I’m in one of those walking-on-water teacher moments, when a plan comes off way better than I had any cause to hope.
It’s finals week for seniors. This year, all my students are doing my favorite final: the ten-year reunion.
The kids are very ready for this (oral) final, for many reasons. We’ve done Star of the Day. We’ve talked about the highlights of living in cities and about some of the problems cities around the world face. We’ve interviewed guests. Recently, I thought of some questions students might ask classmates ten years hence, and I asked kids for their suggestions before I unveiled mine. Theirs included, “Are you happy?” and “What are your dreams now?” as well as “Why did you choose to live where you are?”
Students are to bring pictures, but they don’t have to, as support for their talks. They will speak in small groups (we might have food and drinks on the official final date to further the idea of a party), and I will hang at the edge of groups making notes on a checklist.
Today, two seniors had to begin the process early because of AP and IB exam interference with their last week of school. We divided the class in two, and each group reunited with the seniors separately. Some kids used the list of questions we had devised, but many asked natural questions that arose, and a few asked clarifying questions, as I did.
I loved it! These are kids who were reared on Storytelling, but we haven’t done much lately. I was touched that they reverted to flights of fancy, even though they are so mature. I was first blown away by the abilities of my senior boy who talked about living on the moon after his parents unexpectedly passed away. He had fathered a child, but had not married. He was a doctor, and that made living on the moon interesting because of the different kinds of ailments that arose there. He was ready, however, to return to the Earth, because he never got to see his child in person, and because he had mostly recovered from the depression that hit him after losing his parents and the ending the relationship with the mother of his child. The senior girl had married Putin (who was now 77), was living in a house built on a bee that she had met in Canada (though I didn’t ever hear why she went there). She had ten children, though one had fallen from the rooftop of the flying house and perished. She had studied French in Mexico during college and liked the flexibility of living on a flying house. (Her story didn’t quite earn a solid “Holds together” grade – see #2, below.)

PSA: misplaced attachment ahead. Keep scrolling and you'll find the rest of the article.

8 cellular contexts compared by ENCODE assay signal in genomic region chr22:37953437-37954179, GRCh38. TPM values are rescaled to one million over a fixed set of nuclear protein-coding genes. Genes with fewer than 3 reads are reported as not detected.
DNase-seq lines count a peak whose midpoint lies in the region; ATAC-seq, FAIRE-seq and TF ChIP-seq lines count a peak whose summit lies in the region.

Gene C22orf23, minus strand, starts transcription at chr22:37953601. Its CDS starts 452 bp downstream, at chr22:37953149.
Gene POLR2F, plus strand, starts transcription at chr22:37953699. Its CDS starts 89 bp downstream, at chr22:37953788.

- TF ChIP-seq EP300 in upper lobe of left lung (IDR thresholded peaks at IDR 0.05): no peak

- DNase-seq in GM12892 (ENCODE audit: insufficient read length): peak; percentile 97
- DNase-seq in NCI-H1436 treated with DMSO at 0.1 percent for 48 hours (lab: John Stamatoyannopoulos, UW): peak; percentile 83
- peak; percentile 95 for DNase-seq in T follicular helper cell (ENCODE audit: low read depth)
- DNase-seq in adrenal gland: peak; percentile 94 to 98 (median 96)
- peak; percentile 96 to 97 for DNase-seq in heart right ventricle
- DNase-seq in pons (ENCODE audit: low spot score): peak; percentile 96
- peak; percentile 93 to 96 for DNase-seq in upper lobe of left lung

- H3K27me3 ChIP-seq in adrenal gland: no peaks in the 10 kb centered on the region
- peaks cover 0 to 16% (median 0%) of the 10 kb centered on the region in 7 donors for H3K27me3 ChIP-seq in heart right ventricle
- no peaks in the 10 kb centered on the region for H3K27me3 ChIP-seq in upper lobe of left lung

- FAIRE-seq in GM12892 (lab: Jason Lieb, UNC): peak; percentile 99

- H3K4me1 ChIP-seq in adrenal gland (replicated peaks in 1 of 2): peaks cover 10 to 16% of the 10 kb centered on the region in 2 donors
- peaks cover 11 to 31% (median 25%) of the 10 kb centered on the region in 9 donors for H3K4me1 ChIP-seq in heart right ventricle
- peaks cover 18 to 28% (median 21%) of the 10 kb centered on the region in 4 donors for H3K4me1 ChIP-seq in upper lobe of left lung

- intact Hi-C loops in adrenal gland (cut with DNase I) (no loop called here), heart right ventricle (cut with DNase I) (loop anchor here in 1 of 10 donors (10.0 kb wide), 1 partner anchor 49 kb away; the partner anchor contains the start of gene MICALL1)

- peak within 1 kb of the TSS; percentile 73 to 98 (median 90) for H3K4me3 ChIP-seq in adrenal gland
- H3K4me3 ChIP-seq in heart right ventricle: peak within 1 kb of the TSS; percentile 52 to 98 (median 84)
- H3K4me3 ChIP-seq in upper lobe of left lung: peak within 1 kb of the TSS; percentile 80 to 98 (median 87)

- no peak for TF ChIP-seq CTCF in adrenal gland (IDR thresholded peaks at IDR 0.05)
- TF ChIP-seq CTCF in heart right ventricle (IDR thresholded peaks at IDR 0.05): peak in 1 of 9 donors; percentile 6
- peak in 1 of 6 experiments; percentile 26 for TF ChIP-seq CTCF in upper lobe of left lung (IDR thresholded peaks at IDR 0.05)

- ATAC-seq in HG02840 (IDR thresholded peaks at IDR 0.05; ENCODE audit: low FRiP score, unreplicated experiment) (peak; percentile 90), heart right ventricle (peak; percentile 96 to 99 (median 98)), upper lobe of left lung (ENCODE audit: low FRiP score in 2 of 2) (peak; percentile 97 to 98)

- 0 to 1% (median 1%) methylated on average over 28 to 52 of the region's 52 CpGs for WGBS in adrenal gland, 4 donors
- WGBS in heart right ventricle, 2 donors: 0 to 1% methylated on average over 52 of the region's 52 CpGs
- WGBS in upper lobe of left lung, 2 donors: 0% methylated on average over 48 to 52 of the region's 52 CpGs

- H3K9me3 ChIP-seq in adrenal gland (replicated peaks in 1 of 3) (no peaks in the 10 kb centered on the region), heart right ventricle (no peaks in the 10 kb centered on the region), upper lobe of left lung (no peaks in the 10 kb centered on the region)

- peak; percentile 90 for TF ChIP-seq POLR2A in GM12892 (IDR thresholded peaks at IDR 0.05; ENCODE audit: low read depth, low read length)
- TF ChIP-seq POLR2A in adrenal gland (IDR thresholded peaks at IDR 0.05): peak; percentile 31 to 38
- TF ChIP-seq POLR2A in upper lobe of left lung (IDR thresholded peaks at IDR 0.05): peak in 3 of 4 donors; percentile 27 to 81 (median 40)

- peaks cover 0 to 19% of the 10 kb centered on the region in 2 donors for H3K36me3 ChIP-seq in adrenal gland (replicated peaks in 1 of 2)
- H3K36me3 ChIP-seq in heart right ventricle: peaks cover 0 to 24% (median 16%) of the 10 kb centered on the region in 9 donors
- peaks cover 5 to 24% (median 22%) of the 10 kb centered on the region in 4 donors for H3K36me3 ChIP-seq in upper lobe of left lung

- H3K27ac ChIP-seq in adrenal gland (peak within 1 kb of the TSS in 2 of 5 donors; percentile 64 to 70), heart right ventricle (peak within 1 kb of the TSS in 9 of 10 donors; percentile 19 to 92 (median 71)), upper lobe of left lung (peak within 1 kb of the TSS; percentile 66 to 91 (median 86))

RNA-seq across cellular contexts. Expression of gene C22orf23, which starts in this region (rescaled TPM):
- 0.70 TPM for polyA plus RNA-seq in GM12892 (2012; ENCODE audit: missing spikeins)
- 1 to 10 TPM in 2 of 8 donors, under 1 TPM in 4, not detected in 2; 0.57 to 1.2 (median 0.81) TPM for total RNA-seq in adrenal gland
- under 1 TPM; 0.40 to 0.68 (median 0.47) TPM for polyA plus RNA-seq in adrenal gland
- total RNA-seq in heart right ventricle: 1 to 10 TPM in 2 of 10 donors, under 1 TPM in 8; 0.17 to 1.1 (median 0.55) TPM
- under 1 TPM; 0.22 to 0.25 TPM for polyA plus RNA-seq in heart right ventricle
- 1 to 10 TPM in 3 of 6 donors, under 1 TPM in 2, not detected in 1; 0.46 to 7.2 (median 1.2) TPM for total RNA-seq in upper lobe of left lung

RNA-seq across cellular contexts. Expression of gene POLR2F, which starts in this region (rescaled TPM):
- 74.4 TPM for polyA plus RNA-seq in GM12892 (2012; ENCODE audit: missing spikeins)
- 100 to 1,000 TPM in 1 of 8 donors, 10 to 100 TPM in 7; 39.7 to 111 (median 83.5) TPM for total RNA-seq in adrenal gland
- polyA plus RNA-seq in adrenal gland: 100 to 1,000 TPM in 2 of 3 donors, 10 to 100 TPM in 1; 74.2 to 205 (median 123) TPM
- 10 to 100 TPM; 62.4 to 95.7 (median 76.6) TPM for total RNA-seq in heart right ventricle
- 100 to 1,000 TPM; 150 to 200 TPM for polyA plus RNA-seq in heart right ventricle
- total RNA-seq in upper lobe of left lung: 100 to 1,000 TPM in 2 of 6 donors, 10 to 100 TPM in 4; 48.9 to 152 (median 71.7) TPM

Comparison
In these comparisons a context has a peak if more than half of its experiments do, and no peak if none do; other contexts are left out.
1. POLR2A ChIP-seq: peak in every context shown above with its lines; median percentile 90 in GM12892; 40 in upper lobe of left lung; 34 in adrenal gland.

Both kids were perfect first presenters. Putin’s wife had pictures, and the other student didn’t, so that gave kids both models. In both groups, students asked questions eagerly, and laughed or responded sympathetically where appropriate. One was a second-year student, and the other a fifth-year, yet they both managed the assignment at appropriate levels. It was easy to follow the rubric (a checklist), and everyone seemed relaxed. The only worry: we spent the entire class hour on the final with just these two. Granted, part of the hour was a review and improvement of the “rubric” (a checklist). And we took some time to move the tables around, but both students talked for about twenty minutes. I think that these will go faster as students get tired, but we will have to make sure the groups rotate a bit faster with more speakers.
Our checklist rubric had four parts to it:
- Comprehensibility: none/some/most/all
- Story holds together: not/a bit/mostly/completely
- Three or more details on at least four topics (circle): relationships, work, living situation, travel, hobbies, post-secondary education
- Language variety demonstrated (so that it can’t be all “this is a…”): description of belongings; what has been positive/negative; history; current life; motivations.
Students changed “family” under #3 to “relationships.” They added travel as well. I took a note from Bill Van Patten’s book, so #3 and 4 are “can’t/with effort/easily.” #4 disguises my checking for grammar: description requires adjectives, positive/negative requires impersonal (dative) forms, history requires past tense, current life requires present tense, and explaining motivation requires complex sentences.
I gave the students language samples of what I was expecting to hear in #4, and a couple kids pointed out that they would all be covered if they planned to answer our questions.
This final gave me a real sense of what kids can do with language at these levels. The format made it possible for them to be comprehensible. I could tell where they’d worked out a few parts of their presentations, but the ongoing questions at the “reunion” made it impossible to memorize everything. Stress was low, laughter high, and I am now looking forward to the rest of these.